Cell phones lead to criminals, lost persons
EAGLE COUNTY – Cell phones are everywhere these days – including in the hands of those committing crimes.Increasingly, valley police are using cell phones in their pursuit of criminals and the rescue of lost, kidnapped or abducted people. Records can be subpoenaed from cell phone companies to aid in police investigations. A list of incoming and outgoing phone numbers might prove a person is harassing someone, violating a restraining order, or provide police with additional leads in white-collar crimes, drug dealing and other illegal activities.”Narcotics guys use them extensively,” Avon police Sgt. Mike Leake said. “If you get 37 calls from one number to a drug dealer, you pretty much know what this person is calling about.”Subpoenaing the cell phone records of a man involved in a recent $1.2 million construction scam led Avon investigators to additional victims unaware they had been scammed, Avon Detective Paul Arnold said.”(The records) helped us dig into things,” Arnold said. “We could tell who he was calling. We found several other victims he was defrauding.”
The records might also help to arrest accomplices, Arnold said.Police must have probable cause and a court order to retrieve the records from companies, which are careful about releasing private information.”There’s some emergency shortcuts if there’s a life in jeopardy,” Verizon Wireless spokesman Bob Kelley said. “Our protection of our customer information is paramount.”Criminal elementThe same cell phone records helping police could also aid criminals in identifying secret informants. A Chicago Sun-Times article earlier this month reported Chicago Police Department cell phone records could be vulnerable.An Internet-based company, Locatecell.com, sells phone records to anyone willing to pay. The Sun-Times article said criminals can use those records to identify an informant who regularly calls police.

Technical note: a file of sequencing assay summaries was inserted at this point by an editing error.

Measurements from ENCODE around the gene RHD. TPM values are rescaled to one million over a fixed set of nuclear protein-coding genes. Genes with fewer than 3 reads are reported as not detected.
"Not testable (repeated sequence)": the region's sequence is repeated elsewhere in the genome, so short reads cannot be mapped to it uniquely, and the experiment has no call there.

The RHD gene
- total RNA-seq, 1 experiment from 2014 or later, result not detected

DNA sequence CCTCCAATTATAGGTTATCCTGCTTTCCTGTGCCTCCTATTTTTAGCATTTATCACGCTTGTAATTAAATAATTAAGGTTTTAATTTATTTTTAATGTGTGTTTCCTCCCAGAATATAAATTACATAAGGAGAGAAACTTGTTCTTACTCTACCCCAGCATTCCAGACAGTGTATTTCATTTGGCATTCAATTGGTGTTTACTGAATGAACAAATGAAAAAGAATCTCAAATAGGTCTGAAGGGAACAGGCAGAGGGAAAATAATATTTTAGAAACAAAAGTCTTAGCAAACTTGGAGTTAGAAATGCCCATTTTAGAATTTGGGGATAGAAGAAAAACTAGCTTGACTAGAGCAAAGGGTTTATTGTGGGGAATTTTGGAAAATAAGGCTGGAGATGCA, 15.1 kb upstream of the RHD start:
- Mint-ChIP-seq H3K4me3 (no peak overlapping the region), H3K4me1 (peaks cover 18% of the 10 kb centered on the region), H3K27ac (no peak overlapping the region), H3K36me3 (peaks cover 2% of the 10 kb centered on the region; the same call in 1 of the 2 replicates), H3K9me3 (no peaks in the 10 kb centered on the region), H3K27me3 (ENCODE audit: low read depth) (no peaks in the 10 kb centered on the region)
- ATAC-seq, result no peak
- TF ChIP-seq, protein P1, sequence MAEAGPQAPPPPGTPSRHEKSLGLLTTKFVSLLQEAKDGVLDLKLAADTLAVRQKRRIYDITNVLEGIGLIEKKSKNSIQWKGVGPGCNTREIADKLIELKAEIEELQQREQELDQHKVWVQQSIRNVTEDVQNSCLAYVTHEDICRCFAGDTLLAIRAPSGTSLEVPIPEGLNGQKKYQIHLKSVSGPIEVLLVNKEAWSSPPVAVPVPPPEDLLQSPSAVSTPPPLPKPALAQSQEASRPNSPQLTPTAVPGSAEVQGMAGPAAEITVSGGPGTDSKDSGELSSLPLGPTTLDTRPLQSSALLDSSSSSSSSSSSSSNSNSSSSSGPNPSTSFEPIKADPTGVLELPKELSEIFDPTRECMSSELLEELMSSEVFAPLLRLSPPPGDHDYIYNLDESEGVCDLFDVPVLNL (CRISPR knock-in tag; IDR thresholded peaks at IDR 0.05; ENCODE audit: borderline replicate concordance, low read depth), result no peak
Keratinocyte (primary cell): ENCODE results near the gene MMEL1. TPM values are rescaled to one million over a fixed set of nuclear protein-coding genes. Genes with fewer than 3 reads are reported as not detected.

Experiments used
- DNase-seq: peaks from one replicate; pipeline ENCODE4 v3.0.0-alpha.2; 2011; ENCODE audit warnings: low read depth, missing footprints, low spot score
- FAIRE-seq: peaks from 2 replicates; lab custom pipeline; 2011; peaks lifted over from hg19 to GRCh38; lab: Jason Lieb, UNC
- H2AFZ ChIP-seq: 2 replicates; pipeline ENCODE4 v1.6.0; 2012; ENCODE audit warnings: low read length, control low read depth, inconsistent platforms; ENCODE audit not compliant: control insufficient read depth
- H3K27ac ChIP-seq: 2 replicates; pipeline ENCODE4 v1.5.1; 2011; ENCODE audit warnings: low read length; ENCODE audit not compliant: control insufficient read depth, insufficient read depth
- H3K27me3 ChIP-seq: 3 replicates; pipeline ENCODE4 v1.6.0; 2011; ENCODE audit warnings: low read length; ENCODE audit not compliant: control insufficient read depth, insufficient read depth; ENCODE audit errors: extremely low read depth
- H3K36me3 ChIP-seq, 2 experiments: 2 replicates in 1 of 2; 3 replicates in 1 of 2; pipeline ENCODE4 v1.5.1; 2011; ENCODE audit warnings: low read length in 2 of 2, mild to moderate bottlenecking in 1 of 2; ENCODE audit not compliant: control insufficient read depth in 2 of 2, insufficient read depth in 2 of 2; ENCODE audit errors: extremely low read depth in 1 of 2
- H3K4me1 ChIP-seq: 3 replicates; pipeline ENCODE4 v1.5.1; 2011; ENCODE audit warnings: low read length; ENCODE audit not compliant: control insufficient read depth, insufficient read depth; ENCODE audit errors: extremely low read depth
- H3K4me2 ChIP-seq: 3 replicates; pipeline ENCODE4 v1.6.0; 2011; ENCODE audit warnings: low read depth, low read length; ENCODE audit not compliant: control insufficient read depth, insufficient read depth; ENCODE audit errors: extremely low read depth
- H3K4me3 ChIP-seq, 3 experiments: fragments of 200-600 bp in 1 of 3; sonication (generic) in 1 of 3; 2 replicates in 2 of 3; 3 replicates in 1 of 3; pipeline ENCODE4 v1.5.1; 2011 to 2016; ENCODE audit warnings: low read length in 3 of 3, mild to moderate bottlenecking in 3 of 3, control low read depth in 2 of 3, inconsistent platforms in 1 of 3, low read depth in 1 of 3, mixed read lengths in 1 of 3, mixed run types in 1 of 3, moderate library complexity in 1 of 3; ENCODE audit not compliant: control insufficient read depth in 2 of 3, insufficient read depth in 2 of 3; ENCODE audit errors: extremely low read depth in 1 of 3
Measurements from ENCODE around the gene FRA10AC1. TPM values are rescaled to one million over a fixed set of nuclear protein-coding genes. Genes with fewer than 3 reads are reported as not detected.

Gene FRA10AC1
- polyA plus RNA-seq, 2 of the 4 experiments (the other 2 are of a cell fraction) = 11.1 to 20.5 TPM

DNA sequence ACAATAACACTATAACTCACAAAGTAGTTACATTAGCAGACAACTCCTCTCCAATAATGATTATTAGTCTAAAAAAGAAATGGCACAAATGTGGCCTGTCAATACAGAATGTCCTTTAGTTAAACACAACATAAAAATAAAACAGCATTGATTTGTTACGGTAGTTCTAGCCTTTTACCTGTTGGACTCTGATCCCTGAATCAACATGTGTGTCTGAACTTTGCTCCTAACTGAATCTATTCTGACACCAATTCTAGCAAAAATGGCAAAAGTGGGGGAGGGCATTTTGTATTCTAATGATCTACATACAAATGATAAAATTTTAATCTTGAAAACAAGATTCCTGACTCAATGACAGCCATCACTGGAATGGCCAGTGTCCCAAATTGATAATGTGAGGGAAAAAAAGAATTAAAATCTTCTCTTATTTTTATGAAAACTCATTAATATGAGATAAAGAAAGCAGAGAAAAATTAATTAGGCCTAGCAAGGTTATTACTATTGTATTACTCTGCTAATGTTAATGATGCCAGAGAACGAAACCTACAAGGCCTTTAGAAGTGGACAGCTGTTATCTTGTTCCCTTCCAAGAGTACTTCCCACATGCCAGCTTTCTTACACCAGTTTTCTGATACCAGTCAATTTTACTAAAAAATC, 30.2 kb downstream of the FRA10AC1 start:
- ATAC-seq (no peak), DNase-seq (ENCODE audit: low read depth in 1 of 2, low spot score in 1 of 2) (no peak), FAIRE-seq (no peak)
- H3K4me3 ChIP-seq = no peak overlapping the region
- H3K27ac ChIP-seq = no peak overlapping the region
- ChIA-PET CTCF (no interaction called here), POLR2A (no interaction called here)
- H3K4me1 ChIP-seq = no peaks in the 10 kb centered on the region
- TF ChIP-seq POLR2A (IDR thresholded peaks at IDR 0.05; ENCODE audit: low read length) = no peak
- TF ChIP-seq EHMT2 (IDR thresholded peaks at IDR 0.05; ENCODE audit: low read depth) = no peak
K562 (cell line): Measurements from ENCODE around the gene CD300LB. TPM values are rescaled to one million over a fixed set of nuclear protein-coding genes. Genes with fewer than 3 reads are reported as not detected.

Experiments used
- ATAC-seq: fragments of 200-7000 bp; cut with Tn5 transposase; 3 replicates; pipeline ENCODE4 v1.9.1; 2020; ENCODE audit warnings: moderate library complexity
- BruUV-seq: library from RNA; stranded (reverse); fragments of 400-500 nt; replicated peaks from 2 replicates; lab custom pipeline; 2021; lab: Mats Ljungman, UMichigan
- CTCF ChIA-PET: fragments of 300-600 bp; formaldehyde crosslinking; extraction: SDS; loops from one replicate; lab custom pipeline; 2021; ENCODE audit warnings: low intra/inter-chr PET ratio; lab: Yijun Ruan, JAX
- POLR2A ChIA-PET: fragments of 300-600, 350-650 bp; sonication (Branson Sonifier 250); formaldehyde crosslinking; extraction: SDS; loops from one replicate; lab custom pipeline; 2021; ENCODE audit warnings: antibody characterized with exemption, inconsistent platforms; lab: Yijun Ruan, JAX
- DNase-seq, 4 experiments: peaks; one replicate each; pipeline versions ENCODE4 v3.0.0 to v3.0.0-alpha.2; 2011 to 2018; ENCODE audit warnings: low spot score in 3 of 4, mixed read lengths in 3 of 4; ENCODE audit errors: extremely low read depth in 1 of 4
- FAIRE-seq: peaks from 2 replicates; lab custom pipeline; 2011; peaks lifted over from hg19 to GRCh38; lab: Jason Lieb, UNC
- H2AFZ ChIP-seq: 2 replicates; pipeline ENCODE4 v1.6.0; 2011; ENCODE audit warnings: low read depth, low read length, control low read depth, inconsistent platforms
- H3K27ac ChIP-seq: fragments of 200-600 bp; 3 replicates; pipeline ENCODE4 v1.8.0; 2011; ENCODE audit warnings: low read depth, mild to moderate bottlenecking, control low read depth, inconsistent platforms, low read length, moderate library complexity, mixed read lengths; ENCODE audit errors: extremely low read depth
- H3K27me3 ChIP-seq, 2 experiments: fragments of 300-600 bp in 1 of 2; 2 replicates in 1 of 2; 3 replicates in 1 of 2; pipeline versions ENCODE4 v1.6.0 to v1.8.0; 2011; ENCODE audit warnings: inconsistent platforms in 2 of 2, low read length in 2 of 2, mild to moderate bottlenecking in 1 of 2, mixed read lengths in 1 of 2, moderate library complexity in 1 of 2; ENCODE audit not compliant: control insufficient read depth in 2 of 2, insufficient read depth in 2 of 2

“We do our own private protection for our own cell phones,” Eagle County Sheriff’s spokeswoman Kim Andree said. “The reality is everything is available to you if you connive enough. It doesn’t surprise me you can get other people’s cell phone bills for a fee.”Like Andree, other law enforcement officials in the valley said they were unaware of such vulnerabilities.”In Vail I haven’t come across that issue,” Vail Police Sgt. Craig Bettis said. “The level of investigations that go on in Vail are different than what goes on in a metro area. I don’t see that as an issue.”Still, Bettis said he recognizes the possibility for future breaches.Locating deviceOn the plus side, cell phones can be a help in finding people. Since 2003, Verizon Wireless phones have been equipped with a chip that enables 911 dispatch centers to locate phones to within 50 meters using global positioning, Kelley said. A phone call must be placed from a phone with the chip to a 911 center with the appropriate technology to track the phone, he added.
“The only way it can identify where you are is if it dials a 911 center with the location-based identifier,” Kelley said.Vail dispatch, which handles 911 calls in the county, uses this technology. In the past, the dispatch center used the tracking system to locate a lost hiker for rescue, dispatch supervisor Michele Grey said.”It’s very good,” Grey said. “The only issue is we’re not capable of getting it on everyone, which people don’t necessarily understand.”Verizon phones and others use the 911 locating system, while some companies’ handsets are located by determining which cell towers the phone is transmitting to, officials said. The cell phone must be in mid-call for authorities to locate it.Staff Writer J.K. Perry can be reached at 949-0555, ext. 14622, or firstname.lastname@example.org.Vail, Colorado